Original Poetry
Cliches in Poetry

2. Specificity creates connections
Another problem one often encounters in poetry is a lack of connection with readers. Adding specificity goes a long ways in making a poem connect to readers. Some poets might think that making a poem with a generic scene, character, story, or emotion would leave the poem more open to interpretation and thus make it easier to connect to. But leaving a poem open often ends up making it empty, which leaves little room for connection.

Everyone has felt sadness, happiness, jealousy, and excitement at some time in their lives, but that doesn't mean every poem about those basic emotions is going to leave an emotional connection. By putting in specific details along with these emotions (or characters, or scenes), the emotion becomes more grounded in reality and gives further concrete details for the reader to connect to.

Examples without specificity and with no connection:
"she was so very sad"
"his eyes were brown"
"outside I heard a storm"

Examples with added specificity:
"she was in agony"
"his eyes were chestnut"
"hail crackled against my window"

As a reader, giving specific details helps engage the poem through painting a clearer picture of the scenario. This lets the reader more easily place themselves in the scene and connect the poem to their own experiences, emotions, and the people they know. Specificity can thus improve connections for emotions, characters, scenes, and stories.

It doesn't always take a lot of work to make the descriptions more specific; sometimes it's just taking your adjectives and replacing with a more specific version of the word (like chesnut rather than brown, or dachshund rather than dog). In the third example specificity creates connection by painting a picture through the sense of sound and connecting the location of the thunder to the narrator (against my window) rather than a vague non-related location (outside).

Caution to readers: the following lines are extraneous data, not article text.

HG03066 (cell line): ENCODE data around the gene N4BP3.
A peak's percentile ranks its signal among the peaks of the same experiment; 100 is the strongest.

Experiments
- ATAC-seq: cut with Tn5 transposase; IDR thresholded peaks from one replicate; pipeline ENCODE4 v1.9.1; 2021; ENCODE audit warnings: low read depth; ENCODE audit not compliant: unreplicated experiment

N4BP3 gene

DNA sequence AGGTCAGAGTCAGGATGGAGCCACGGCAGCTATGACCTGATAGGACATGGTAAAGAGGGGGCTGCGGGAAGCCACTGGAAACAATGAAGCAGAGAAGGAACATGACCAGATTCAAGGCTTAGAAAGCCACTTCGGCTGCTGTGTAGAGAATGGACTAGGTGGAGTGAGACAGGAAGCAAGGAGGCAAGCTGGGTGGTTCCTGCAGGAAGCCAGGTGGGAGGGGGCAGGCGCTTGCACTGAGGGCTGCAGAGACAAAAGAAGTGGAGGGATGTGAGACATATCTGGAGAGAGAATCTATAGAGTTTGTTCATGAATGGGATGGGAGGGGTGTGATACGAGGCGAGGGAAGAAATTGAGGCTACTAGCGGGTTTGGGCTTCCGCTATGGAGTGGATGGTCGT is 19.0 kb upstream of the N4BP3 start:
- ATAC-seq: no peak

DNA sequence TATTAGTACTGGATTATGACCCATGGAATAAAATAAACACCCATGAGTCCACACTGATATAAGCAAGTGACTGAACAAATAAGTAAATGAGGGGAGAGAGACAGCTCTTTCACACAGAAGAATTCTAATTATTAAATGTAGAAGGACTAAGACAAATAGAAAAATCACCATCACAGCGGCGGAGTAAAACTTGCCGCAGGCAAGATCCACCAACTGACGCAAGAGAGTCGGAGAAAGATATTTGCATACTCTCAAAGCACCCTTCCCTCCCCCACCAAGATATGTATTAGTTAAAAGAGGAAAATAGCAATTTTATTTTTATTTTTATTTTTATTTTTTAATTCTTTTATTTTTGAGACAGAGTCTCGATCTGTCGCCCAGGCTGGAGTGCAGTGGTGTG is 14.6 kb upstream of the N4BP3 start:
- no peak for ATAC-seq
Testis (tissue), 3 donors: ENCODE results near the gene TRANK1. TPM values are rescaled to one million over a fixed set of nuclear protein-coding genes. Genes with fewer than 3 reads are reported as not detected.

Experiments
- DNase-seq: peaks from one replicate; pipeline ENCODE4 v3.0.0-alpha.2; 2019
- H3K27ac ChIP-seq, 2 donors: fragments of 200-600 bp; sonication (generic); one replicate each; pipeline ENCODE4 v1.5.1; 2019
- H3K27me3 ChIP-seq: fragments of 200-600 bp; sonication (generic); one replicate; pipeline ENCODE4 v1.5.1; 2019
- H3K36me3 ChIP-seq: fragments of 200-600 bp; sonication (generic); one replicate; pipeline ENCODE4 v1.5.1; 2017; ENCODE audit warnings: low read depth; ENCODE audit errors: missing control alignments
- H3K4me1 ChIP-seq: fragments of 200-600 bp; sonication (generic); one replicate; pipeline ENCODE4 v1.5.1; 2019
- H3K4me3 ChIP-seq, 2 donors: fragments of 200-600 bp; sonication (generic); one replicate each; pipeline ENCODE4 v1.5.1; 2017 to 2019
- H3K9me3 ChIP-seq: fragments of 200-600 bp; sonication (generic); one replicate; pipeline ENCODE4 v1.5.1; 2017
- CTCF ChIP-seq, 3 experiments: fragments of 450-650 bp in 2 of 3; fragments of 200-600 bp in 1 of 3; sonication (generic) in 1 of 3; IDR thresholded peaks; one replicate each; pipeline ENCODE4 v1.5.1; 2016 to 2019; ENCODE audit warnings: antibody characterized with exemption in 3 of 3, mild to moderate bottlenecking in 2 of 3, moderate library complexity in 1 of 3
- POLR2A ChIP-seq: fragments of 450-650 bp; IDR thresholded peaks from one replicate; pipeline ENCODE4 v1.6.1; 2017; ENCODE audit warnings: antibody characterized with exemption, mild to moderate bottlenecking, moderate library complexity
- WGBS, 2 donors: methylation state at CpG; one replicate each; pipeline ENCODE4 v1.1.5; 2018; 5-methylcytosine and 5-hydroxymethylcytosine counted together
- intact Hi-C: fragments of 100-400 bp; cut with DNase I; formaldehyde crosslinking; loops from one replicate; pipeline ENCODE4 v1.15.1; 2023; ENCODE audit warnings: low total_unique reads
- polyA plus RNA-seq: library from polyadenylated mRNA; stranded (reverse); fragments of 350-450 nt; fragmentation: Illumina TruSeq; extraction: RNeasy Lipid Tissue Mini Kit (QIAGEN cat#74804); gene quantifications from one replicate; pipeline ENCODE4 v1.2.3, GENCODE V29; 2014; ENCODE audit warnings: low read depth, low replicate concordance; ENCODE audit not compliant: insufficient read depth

This article has a section regarding specificity and emotion for more information:
Editing for Emotion

3. Specificity is engaging
The last reason specificity is desirable in poetry is because it often makes the writing more engaging. By using specific details, it stretches the writer to delve into the descriptions and scenes they're writing in a deeper and fuller way. This means that the poem comes alive for the reader too, because the writer has done the work of deeply thinking about their poem.

Using the last example from the point above; when we take "outside I heard a storm" and change it to "Hail crackled against my window", now, as a reader, I'm able to have a greater sense of how the character might feel. The description of "against" carries a negative connotation that may hint at the narrator's attitude towards the storm, while specifying that the storm carried "hail" indicates that this isn't just a snow storm, a thunder storm, or a rain storm, but a storm that is noisy and disruptive. By adding specific details, often there are clearer emotions, feelings, and settings that are portrayed allowing me, as a reader, to find more areas of meaning to delve into the poem and find more room for interpretation and understanding.

If we kept the generic line, "outside I heard a storm" a reader could guess what the narrator was feeling, but they would have nothing in the text to inform that guess. Generic and vague language just isn't as engaging to interpret or to try to find meaning in, because there are less concrete specific details to take hold of.

Last edited by alliyah on Thu Nov 02, 2017 7:55 pm, edited 1 time in total.